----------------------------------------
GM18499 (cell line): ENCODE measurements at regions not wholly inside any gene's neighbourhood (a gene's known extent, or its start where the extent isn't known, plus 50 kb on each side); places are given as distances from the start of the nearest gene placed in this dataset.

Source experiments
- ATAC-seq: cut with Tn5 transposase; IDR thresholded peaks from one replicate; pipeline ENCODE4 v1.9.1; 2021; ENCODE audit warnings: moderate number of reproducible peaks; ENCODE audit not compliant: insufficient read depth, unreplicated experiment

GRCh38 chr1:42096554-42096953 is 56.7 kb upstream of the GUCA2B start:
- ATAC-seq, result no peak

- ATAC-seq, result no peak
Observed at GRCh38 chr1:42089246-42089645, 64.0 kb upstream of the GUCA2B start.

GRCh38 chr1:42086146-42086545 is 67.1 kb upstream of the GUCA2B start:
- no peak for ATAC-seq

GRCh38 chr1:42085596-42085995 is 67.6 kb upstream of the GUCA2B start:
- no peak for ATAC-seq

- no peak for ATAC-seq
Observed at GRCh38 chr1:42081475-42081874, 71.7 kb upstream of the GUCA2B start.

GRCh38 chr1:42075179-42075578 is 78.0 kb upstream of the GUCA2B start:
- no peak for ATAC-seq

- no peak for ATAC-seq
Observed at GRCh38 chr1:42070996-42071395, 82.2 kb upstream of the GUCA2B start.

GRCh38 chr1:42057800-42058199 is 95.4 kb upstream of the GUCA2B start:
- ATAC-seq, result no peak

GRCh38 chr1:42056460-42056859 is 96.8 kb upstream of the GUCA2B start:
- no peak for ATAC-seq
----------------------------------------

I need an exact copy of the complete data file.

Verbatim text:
GM18499 (cell line): ENCODE measurements at regions not wholly inside any gene's neighbourhood (a gene's known extent, or its start where the extent isn't known, plus 50 kb on each side); places are given as distances from the start of the nearest gene placed in this dataset.

Source experiments
- ATAC-seq: cut with Tn5 transposase; IDR thresholded peaks from one replicate; pipeline ENCODE4 v1.9.1; 2021; ENCODE audit warnings: moderate number of reproducible peaks; ENCODE audit not compliant: insufficient read depth, unreplicated experiment

GRCh38 chr1:42096554-42096953 is 56.7 kb upstream of the GUCA2B start:
- ATAC-seq, result no peak

- ATAC-seq, result no peak
Observed at GRCh38 chr1:42089246-42089645, 64.0 kb upstream of the GUCA2B start.

GRCh38 chr1:42086146-42086545 is 67.1 kb upstream of the GUCA2B start:
- no peak for ATAC-seq

GRCh38 chr1:42085596-42085995 is 67.6 kb upstream of the GUCA2B start:
- no peak for ATAC-seq

- no peak for ATAC-seq
Observed at GRCh38 chr1:42081475-42081874, 71.7 kb upstream of the GUCA2B start.

GRCh38 chr1:42075179-42075578 is 78.0 kb upstream of the GUCA2B start:
- no peak for ATAC-seq

- no peak for ATAC-seq
Observed at GRCh38 chr1:42070996-42071395, 82.2 kb upstream of the GUCA2B start.

GRCh38 chr1:42057800-42058199 is 95.4 kb upstream of the GUCA2B start:
- ATAC-seq, result no peak

GRCh38 chr1:42056460-42056859 is 96.8 kb upstream of the GUCA2B start:
- no peak for ATAC-seq